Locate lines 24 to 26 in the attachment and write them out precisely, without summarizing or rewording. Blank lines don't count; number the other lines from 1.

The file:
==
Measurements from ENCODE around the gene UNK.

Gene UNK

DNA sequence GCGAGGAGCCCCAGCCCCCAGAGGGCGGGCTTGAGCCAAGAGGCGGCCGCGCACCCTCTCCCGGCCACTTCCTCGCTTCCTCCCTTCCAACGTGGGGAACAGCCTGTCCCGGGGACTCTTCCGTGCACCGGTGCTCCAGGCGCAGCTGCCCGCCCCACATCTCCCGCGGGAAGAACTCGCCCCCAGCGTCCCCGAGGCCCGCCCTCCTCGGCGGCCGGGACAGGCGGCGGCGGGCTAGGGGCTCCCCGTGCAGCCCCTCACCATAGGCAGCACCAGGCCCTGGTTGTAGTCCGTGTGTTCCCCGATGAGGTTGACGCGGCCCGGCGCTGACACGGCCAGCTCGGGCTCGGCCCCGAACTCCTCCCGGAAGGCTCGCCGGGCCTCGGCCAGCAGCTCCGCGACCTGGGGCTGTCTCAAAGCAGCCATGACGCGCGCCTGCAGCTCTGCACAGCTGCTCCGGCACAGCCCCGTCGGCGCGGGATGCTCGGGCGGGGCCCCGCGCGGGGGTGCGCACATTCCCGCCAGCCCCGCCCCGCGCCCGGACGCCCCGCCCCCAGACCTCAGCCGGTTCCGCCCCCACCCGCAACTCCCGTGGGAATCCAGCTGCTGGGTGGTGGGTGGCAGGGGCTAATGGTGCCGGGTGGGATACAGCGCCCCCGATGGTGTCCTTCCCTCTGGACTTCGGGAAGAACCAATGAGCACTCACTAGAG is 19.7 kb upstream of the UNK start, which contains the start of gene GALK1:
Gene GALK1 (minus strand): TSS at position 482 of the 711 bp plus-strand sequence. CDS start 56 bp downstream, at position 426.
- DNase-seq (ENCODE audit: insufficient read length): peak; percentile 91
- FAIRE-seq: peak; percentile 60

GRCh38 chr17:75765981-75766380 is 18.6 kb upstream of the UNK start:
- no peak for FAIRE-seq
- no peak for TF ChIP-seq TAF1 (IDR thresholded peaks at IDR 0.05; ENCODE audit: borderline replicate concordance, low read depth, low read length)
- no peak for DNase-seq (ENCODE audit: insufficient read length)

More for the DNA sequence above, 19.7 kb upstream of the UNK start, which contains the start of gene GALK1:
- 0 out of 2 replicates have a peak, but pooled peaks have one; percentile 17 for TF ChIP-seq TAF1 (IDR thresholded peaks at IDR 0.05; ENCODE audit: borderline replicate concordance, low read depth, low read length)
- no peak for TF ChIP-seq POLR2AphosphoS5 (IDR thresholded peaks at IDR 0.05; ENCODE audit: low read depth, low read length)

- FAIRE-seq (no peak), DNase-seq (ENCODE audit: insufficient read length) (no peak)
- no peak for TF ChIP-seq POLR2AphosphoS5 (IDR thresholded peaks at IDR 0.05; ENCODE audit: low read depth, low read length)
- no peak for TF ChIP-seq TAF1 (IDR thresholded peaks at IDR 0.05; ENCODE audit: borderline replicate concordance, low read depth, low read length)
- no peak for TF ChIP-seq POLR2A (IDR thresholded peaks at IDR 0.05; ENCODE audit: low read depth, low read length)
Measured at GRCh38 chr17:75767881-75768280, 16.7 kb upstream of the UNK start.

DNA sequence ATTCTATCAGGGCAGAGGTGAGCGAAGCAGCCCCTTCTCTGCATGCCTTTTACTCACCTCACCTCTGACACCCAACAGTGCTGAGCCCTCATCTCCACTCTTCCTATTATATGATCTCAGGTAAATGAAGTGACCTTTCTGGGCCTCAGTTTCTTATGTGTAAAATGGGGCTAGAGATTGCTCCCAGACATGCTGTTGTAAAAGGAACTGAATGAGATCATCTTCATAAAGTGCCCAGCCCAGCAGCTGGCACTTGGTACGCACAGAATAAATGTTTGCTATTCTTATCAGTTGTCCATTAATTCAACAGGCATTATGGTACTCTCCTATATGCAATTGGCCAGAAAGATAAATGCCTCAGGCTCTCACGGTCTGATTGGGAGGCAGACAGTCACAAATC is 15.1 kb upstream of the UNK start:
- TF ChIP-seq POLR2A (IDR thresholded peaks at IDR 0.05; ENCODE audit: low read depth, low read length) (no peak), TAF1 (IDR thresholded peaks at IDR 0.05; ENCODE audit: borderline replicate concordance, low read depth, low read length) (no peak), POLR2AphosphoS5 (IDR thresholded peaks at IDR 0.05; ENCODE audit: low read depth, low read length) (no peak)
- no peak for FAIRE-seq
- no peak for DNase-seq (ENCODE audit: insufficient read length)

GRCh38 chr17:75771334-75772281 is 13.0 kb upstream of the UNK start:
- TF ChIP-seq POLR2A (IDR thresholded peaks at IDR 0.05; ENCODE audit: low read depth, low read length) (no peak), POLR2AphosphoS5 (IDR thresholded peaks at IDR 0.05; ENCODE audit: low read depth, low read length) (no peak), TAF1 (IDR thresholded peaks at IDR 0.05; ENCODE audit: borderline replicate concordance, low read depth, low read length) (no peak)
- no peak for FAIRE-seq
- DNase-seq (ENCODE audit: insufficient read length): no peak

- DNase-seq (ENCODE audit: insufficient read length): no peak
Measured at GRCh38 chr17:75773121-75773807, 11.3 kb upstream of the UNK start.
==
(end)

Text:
- TF ChIP-seq POLR2A (IDR thresholded peaks at IDR 0.05; ENCODE audit: low read depth, low read length) (no peak), POLR2AphosphoS5 (IDR thresholded peaks at IDR 0.05; ENCODE audit: low read depth, low read length) (no peak), TAF1 (IDR thresholded peaks at IDR 0.05; ENCODE audit: borderline replicate concordance, low read depth, low read length) (no peak)
- no peak for FAIRE-seq
- DNase-seq (ENCODE audit: insufficient read length): no peak